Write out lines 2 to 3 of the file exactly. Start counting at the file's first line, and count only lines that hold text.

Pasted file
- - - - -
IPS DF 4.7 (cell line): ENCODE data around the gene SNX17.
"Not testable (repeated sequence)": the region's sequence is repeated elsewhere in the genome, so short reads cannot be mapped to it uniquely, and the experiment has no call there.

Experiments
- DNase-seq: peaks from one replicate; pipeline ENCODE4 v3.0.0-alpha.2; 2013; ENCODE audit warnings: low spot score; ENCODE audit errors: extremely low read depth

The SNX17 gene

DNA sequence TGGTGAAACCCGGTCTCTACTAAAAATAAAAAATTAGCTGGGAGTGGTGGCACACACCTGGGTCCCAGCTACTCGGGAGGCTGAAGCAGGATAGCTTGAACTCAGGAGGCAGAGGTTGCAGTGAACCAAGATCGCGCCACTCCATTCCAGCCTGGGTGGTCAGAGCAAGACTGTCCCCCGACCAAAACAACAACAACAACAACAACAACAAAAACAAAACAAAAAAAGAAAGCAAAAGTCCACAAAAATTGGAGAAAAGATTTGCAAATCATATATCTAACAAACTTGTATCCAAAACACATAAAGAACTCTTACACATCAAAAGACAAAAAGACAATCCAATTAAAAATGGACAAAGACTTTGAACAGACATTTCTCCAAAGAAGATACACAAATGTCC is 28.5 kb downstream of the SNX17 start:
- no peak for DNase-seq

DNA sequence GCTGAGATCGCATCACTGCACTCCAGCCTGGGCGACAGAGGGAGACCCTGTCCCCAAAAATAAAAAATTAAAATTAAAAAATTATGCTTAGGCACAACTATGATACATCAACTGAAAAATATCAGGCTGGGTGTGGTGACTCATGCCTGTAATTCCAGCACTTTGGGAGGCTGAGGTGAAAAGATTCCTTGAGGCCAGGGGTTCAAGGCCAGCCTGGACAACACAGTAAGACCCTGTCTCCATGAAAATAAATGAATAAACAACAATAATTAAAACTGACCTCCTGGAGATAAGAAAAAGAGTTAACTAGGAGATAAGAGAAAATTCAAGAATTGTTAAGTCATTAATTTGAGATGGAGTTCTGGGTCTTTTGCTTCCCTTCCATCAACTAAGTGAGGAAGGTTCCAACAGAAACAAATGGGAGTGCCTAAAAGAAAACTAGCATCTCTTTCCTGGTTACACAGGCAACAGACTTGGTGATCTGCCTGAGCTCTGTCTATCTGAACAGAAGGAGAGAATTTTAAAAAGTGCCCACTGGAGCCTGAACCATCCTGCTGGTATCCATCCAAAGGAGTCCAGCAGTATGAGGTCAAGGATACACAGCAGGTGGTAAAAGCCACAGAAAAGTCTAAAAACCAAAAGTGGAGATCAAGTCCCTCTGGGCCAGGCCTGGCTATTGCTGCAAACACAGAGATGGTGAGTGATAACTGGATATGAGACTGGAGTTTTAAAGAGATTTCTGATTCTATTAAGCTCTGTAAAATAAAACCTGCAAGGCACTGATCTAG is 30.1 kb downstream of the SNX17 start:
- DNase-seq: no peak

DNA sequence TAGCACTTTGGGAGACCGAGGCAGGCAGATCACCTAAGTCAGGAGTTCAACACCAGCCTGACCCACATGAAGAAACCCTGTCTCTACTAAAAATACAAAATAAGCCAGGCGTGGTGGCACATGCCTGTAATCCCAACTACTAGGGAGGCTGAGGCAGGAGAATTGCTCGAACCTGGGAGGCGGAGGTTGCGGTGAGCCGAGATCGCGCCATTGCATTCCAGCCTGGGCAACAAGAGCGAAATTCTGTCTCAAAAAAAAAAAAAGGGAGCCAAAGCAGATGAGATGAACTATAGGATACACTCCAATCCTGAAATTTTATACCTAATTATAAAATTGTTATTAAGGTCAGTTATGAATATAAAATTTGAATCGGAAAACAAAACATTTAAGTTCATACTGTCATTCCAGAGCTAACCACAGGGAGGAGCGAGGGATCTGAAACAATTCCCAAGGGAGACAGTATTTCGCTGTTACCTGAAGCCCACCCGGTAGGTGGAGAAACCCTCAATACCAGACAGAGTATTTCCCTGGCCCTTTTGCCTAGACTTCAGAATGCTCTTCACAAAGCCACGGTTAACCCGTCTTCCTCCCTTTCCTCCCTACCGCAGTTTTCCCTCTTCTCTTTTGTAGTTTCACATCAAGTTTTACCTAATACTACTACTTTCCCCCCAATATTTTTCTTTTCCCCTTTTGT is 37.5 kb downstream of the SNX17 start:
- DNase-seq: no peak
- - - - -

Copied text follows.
"Not testable (repeated sequence)": the region's sequence is repeated elsewhere in the genome, so short reads cannot be mapped to it uniquely, and the experiment has no call there.

Experiments